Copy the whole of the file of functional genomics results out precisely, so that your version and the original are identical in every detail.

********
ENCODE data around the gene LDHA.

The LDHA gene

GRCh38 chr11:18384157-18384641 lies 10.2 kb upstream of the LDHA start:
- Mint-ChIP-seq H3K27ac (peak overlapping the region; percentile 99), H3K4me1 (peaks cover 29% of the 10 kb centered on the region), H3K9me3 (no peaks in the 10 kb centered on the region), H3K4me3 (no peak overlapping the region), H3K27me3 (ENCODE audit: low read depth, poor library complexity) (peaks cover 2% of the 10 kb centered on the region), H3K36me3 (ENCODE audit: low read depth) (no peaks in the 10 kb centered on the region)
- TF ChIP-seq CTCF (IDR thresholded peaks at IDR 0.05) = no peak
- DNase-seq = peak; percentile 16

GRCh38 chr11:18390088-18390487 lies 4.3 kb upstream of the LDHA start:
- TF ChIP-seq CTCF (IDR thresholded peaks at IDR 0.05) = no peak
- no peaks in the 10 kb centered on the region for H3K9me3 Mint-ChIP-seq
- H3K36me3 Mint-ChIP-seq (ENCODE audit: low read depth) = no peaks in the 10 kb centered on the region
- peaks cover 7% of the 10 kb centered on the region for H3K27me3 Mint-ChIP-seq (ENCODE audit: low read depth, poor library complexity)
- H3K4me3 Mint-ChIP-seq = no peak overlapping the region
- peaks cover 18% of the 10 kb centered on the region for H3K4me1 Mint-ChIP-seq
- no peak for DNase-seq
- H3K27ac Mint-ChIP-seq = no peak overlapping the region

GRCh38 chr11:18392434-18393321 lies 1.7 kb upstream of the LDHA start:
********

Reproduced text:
ENCODE data around the gene LDHA.

The LDHA gene

GRCh38 chr11:18384157-18384641 lies 10.2 kb upstream of the LDHA start:
- Mint-ChIP-seq H3K27ac (peak overlapping the region; percentile 99), H3K4me1 (peaks cover 29% of the 10 kb centered on the region), H3K9me3 (no peaks in the 10 kb centered on the region), H3K4me3 (no peak overlapping the region), H3K27me3 (ENCODE audit: low read depth, poor library complexity) (peaks cover 2% of the 10 kb centered on the region), H3K36me3 (ENCODE audit: low read depth) (no peaks in the 10 kb centered on the region)
- TF ChIP-seq CTCF (IDR thresholded peaks at IDR 0.05) = no peak
- DNase-seq = peak; percentile 16

GRCh38 chr11:18390088-18390487 lies 4.3 kb upstream of the LDHA start:
- TF ChIP-seq CTCF (IDR thresholded peaks at IDR 0.05) = no peak
- no peaks in the 10 kb centered on the region for H3K9me3 Mint-ChIP-seq
- H3K36me3 Mint-ChIP-seq (ENCODE audit: low read depth) = no peaks in the 10 kb centered on the region
- peaks cover 7% of the 10 kb centered on the region for H3K27me3 Mint-ChIP-seq (ENCODE audit: low read depth, poor library complexity)
- H3K4me3 Mint-ChIP-seq = no peak overlapping the region
- peaks cover 18% of the 10 kb centered on the region for H3K4me1 Mint-ChIP-seq
- no peak for DNase-seq
- H3K27ac Mint-ChIP-seq = no peak overlapping the region

GRCh38 chr11:18392434-18393321 lies 1.7 kb upstream of the LDHA start: